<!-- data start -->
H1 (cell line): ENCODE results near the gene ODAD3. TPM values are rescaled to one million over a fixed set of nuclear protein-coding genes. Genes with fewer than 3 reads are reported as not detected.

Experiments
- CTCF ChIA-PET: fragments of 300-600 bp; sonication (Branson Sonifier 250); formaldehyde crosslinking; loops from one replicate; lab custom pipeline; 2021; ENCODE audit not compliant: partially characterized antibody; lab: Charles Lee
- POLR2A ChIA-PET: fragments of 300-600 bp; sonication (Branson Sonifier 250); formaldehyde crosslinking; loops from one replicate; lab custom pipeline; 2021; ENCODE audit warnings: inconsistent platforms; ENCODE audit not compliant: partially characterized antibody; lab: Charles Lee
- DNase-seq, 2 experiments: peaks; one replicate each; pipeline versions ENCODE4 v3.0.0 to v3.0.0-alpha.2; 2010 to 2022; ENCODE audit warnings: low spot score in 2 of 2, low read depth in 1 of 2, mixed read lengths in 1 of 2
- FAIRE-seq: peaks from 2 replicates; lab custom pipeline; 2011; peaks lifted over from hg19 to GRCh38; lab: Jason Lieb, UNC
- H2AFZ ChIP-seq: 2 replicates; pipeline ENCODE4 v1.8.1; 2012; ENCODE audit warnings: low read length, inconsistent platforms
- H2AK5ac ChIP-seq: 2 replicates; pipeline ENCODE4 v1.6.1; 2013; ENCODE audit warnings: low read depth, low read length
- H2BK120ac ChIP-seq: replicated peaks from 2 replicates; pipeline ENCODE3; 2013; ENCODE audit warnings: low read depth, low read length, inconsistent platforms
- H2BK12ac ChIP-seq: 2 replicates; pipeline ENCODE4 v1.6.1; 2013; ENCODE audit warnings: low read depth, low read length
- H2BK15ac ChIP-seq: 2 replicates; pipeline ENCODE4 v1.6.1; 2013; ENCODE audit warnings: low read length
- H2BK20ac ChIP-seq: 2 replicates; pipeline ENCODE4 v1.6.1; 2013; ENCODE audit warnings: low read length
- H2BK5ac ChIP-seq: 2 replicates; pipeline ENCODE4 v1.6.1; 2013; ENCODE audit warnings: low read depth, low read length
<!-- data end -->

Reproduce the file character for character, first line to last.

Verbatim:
H1 (cell line): ENCODE results near the gene ODAD3. TPM values are rescaled to one million over a fixed set of nuclear protein-coding genes. Genes with fewer than 3 reads are reported as not detected.

Experiments
- CTCF ChIA-PET: fragments of 300-600 bp; sonication (Branson Sonifier 250); formaldehyde crosslinking; loops from one replicate; lab custom pipeline; 2021; ENCODE audit not compliant: partially characterized antibody; lab: Charles Lee
- POLR2A ChIA-PET: fragments of 300-600 bp; sonication (Branson Sonifier 250); formaldehyde crosslinking; loops from one replicate; lab custom pipeline; 2021; ENCODE audit warnings: inconsistent platforms; ENCODE audit not compliant: partially characterized antibody; lab: Charles Lee
- DNase-seq, 2 experiments: peaks; one replicate each; pipeline versions ENCODE4 v3.0.0 to v3.0.0-alpha.2; 2010 to 2022; ENCODE audit warnings: low spot score in 2 of 2, low read depth in 1 of 2, mixed read lengths in 1 of 2
- FAIRE-seq: peaks from 2 replicates; lab custom pipeline; 2011; peaks lifted over from hg19 to GRCh38; lab: Jason Lieb, UNC
- H2AFZ ChIP-seq: 2 replicates; pipeline ENCODE4 v1.8.1; 2012; ENCODE audit warnings: low read length, inconsistent platforms
- H2AK5ac ChIP-seq: 2 replicates; pipeline ENCODE4 v1.6.1; 2013; ENCODE audit warnings: low read depth, low read length
- H2BK120ac ChIP-seq: replicated peaks from 2 replicates; pipeline ENCODE3; 2013; ENCODE audit warnings: low read depth, low read length, inconsistent platforms
- H2BK12ac ChIP-seq: 2 replicates; pipeline ENCODE4 v1.6.1; 2013; ENCODE audit warnings: low read depth, low read length
- H2BK15ac ChIP-seq: 2 replicates; pipeline ENCODE4 v1.6.1; 2013; ENCODE audit warnings: low read length
- H2BK20ac ChIP-seq: 2 replicates; pipeline ENCODE4 v1.6.1; 2013; ENCODE audit warnings: low read length
- H2BK5ac ChIP-seq: 2 replicates; pipeline ENCODE4 v1.6.1; 2013; ENCODE audit warnings: low read depth, low read length